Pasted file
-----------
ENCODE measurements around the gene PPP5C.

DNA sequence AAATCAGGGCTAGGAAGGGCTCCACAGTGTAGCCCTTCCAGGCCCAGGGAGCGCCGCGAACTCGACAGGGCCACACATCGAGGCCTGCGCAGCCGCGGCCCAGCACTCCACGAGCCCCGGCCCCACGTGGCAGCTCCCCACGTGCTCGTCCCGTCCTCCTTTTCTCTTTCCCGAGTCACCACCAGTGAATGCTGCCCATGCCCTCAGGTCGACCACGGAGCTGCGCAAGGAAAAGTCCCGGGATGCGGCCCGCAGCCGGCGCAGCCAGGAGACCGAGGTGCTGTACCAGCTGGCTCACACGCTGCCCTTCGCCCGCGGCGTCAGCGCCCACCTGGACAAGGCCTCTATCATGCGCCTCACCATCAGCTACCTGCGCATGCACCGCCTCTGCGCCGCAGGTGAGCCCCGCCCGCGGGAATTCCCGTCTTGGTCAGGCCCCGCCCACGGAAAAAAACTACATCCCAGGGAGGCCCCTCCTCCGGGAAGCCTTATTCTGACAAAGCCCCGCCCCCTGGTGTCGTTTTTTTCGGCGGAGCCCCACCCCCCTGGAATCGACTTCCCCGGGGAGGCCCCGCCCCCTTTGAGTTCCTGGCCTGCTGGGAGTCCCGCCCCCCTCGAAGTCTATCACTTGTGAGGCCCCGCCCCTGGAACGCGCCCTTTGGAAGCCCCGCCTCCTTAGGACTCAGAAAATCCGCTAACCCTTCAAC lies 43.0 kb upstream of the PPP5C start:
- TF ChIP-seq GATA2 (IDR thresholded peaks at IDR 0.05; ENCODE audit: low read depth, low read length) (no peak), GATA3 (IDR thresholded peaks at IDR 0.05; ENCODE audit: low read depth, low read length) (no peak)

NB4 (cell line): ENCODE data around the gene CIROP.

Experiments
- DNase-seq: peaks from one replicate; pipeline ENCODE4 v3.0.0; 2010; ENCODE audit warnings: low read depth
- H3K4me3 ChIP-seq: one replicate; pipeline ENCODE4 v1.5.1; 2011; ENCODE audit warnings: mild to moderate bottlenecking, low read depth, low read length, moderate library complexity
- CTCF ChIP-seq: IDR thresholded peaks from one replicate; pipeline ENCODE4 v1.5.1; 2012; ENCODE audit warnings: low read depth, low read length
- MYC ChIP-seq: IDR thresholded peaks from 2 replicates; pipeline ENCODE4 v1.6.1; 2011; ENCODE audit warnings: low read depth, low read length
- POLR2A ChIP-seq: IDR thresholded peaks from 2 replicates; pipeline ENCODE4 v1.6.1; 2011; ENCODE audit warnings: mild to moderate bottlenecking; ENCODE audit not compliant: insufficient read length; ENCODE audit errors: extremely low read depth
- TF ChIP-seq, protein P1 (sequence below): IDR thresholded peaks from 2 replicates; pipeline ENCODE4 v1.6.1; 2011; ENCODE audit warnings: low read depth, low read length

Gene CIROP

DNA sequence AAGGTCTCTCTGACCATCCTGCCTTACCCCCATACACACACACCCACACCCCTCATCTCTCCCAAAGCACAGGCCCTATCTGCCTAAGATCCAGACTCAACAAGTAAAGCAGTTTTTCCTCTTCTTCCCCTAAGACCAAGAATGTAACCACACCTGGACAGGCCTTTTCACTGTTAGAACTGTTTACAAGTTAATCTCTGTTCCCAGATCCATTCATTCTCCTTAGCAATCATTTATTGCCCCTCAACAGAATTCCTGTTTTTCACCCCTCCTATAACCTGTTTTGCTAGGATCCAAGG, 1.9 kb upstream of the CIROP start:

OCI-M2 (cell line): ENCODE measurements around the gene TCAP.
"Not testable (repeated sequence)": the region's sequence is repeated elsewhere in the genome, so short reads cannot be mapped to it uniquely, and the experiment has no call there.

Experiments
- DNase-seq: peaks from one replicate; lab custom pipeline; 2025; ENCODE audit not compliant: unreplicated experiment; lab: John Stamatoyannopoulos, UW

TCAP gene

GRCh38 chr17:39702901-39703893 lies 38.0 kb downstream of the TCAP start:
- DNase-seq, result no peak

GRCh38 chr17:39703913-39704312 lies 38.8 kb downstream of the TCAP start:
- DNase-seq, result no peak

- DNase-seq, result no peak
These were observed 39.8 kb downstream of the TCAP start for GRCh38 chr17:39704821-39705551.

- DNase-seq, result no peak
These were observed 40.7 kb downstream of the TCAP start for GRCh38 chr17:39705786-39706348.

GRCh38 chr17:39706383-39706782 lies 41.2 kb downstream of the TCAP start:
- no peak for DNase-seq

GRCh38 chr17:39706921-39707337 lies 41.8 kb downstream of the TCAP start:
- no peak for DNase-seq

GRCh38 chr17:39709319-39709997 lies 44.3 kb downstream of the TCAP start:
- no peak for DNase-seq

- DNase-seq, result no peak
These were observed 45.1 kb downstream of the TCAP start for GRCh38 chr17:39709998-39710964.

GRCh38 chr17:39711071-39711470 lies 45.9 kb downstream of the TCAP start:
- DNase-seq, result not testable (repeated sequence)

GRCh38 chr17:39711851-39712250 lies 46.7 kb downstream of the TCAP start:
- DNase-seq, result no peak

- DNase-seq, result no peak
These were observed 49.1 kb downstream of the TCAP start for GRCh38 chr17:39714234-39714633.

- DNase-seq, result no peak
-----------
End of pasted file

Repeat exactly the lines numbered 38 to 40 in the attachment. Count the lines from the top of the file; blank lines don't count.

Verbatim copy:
- DNase-seq, result no peak

- DNase-seq, result no peak
These were observed 49.1 kb downstream of the TCAP start for GRCh38 chr17:39714234-39714633.